Only keeping the musketues to
*»«*, auu *uu uii^ it 1 cm i
... several highly complimentary to the beau-1ters
ofg( Id has been ducox ered v\ithm the cor- daughter of'mine host.' Oaniain i republican movement in Austria. A If
wilh tlie
s
jbrave,[4an
Captain
devolion
da had
i i i a s k e e o s i a e e n e a i n e e
2 I i n a i o n i a
rd
Which
k e e
The "BHtehrr" at Work.
The Washington Union states that
the bark Claremont, Capt. Lermt^l, Ewing the head of the Home Department
we nave received our files dtthe Monitor has ciuledupon the Land Office and otLe
Reptiblicano, from the city of Mexico, to bureaus belonging to his department
the ikh iiuk^nd the Atco-im, from Vera a list of-the Clerks employed, stating
Cruz, to the 13th what time they came into office and wh™
A letter from Guadalajafa. states that they succeeded,kc. fcc. We are only su?
many of the inhabitants who had intended: prised that he did not do this on the JBV
going to the California gold region, had a-| was sworn into office. Xliere is not in U£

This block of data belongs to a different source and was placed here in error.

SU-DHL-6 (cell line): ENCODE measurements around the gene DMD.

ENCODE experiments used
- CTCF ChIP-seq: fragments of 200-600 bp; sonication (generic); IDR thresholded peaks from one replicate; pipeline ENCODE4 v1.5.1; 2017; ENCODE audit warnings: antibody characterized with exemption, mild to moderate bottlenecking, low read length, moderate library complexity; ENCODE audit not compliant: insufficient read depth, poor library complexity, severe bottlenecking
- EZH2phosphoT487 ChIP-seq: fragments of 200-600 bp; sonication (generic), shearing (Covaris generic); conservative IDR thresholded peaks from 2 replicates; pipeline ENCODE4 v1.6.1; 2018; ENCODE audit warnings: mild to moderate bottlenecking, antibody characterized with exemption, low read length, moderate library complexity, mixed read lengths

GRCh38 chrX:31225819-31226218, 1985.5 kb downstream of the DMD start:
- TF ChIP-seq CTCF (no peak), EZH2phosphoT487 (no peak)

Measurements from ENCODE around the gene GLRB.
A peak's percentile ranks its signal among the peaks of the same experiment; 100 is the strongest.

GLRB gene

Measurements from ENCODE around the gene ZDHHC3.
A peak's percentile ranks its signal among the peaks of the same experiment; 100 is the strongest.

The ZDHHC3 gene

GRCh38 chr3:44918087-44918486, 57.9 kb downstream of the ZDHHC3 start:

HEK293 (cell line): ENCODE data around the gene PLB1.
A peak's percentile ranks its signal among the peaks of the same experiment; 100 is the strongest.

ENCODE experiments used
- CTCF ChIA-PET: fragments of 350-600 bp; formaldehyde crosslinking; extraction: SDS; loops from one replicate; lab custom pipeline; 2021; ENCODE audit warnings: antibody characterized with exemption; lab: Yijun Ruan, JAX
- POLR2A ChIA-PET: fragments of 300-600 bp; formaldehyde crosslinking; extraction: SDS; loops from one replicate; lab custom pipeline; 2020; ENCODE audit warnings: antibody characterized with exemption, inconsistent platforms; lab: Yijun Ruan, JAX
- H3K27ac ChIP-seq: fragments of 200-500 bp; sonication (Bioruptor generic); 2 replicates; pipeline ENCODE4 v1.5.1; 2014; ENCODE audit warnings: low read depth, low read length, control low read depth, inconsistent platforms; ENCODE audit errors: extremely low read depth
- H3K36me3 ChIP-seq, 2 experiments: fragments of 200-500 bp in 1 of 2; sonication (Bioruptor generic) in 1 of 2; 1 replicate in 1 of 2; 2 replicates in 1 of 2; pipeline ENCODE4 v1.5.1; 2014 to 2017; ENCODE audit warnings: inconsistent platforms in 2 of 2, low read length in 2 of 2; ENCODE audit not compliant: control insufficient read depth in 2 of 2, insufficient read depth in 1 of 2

District Attorney—H L. Moss, of Min- bandoned their design, upon learning that: United Stats
a more unscrupulous partij
a proclamation had been made by the A- than this same Mr. Ewing, nor one wh'
merican authorities, declaring that none would take greater pleasure in making th°
fcut cltizeni would be allowed to work at' democrats feel the full weight of his power*5
All recollect how the work ol' decapitation
went on in his department during the brie'
period he was at the head of the Treasury
under the Harrison administration. For a
month he weilded the axe in true heads
manlike style, until he come to be famil
iarly known in all parts of the counlrv by
the sobriquet of the "Butcher." In
a convention to adept general measures of tion of an immortal being, having been en
protection against the hostilities of the In
dians.
The Monitor contains a letter dated
Mazatlan, Feb. 19, stating that Gen. P.
F. Smith's proclamation, relative to for
eigners trespassing on the public land of
the United Stats, had been circulated in
that vicinity. Some persons believed it a
forgery, concocted to prevent too great an